(Bloomberg)—Facebook parent Meta Platforms Inc. is giving up some offices at Manhattan’s Hudson Yards as the company seeks to slash expenses and cull its workforce.
Meta will return its space at 30 and 55 Hudson Yards to landlord Related Cos., according to people with knowledge of the plans, who asked not to be named because the matter is private. Meta, which leases more than 250,000 square feet (23,000 square meters) across the two towers, has declined the option to renew its lease, which runs through 2024, the people said.
The social media giant in 2019 agreed to rent more than 1.5 million square feet spread among three towers at the development on Manhattan’s far west side. Most of the space is at the third building, 50 Hudson Yards. Meta is subleasing a small amount of space at that tower, according to spokesperson Tracy Clayton.
Bloomberg reported in July that the company halted plans to further build out its offices at 50 Hudson Yards while it evaluates its real estate in New York, which includes about 730,000 square feet at the redeveloped Farley Building across from Pennsylvania Station.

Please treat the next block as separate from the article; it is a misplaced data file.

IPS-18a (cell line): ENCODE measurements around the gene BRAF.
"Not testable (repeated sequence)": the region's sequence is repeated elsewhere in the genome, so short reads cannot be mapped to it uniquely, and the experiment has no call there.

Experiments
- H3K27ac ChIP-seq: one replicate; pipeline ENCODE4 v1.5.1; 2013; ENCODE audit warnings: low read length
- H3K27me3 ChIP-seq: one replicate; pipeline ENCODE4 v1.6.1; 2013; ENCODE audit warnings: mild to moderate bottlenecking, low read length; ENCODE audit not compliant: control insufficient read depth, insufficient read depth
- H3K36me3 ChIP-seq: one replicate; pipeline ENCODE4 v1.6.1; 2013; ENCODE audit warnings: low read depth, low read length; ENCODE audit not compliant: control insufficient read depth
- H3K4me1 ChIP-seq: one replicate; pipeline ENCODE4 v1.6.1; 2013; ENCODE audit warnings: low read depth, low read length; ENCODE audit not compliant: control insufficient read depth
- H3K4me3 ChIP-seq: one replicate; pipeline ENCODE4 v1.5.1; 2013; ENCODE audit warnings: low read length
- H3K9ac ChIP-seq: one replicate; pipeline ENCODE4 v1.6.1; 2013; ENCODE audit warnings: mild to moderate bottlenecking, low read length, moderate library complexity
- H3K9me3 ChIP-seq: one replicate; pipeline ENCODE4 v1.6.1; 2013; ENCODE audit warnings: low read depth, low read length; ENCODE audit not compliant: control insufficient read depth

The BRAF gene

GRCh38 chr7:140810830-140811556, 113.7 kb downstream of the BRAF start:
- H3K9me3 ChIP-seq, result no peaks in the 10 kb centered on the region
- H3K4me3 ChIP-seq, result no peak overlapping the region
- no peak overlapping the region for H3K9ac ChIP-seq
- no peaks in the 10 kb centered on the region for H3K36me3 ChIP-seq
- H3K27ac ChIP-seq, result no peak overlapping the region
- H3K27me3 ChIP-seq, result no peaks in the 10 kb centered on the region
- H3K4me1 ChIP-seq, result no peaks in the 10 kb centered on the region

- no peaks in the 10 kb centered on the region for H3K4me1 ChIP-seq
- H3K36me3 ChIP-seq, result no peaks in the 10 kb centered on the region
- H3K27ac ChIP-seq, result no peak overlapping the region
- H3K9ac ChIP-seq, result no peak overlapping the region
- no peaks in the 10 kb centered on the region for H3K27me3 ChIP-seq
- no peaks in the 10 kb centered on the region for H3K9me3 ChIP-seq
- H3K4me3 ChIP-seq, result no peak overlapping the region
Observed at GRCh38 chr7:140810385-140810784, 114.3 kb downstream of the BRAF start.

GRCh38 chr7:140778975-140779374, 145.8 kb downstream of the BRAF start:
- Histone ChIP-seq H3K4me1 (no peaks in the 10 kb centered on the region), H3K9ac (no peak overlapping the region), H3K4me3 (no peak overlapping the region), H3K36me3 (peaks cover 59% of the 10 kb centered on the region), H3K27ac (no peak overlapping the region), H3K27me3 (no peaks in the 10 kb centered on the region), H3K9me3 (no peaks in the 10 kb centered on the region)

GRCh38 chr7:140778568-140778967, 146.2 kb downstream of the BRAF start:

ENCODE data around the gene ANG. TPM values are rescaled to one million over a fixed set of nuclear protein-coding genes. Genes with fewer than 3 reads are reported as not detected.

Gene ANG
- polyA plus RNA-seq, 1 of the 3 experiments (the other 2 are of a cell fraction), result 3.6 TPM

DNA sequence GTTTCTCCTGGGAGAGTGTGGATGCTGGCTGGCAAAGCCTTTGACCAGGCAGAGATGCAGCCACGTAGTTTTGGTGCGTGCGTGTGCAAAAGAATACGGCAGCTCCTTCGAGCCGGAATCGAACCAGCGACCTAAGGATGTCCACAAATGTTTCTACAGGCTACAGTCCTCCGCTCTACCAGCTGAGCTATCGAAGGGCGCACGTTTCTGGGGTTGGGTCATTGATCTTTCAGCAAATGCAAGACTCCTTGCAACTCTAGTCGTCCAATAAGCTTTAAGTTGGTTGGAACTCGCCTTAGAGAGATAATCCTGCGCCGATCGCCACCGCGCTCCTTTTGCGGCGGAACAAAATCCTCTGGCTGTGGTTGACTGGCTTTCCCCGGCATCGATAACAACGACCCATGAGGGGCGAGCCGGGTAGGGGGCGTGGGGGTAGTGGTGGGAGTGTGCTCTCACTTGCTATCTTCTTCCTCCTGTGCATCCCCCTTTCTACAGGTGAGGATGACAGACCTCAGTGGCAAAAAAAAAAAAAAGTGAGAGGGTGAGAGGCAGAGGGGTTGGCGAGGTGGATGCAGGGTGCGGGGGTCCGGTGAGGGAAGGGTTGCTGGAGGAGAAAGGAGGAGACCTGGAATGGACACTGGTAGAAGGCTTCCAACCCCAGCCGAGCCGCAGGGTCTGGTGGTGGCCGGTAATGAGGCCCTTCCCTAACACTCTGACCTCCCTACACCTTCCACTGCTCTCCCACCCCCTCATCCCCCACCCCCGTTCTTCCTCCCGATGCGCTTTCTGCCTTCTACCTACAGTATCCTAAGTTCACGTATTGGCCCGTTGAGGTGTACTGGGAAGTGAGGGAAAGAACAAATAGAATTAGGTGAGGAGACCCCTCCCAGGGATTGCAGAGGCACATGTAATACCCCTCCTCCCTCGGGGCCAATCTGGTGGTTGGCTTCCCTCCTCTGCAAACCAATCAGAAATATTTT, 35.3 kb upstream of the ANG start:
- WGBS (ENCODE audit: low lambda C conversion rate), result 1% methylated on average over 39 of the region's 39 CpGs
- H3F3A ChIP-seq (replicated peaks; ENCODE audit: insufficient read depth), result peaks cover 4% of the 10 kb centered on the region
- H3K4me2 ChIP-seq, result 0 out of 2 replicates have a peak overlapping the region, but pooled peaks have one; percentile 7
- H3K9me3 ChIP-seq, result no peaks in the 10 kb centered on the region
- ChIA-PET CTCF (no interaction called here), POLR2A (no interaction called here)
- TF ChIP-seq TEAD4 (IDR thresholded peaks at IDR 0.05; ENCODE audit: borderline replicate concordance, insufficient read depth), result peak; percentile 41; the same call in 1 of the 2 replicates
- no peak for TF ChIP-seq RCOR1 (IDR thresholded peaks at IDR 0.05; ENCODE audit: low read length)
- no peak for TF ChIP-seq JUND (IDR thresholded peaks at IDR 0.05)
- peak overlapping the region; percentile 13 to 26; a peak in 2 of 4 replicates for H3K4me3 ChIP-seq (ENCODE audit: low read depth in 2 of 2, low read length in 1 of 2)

“We remain firmly committed to New York City as evidenced by the opening of the Farley Building, further anchoring our local footprint,” Clayton said.
A representative for Related couldn’t immediately comment.
Meta is scaling back its real estate as Chief Executive Officer Mark Zuckerberg embarks on a wide reorganization of the company, cutting thousands of jobs while pausing hiring. On its third-quarter earnings call, Meta said it expects to take a roughly $2 billion hit related to consolidating its offices and exiting space.
Large tech companies have driven office leasing in New York during the pandemic, even as they allowed flexible, remote-working options. Some firms have since pulled back in the wake of broad stock-market declines and growing fears about the US economy heading into a recession.
Earlier this year, Meta backed out of a deal to add 300,000 square feet to its space at 770 Broadway, a building near Astor Place. The firm also is shutting down its offices at 225 Park Ave. South.
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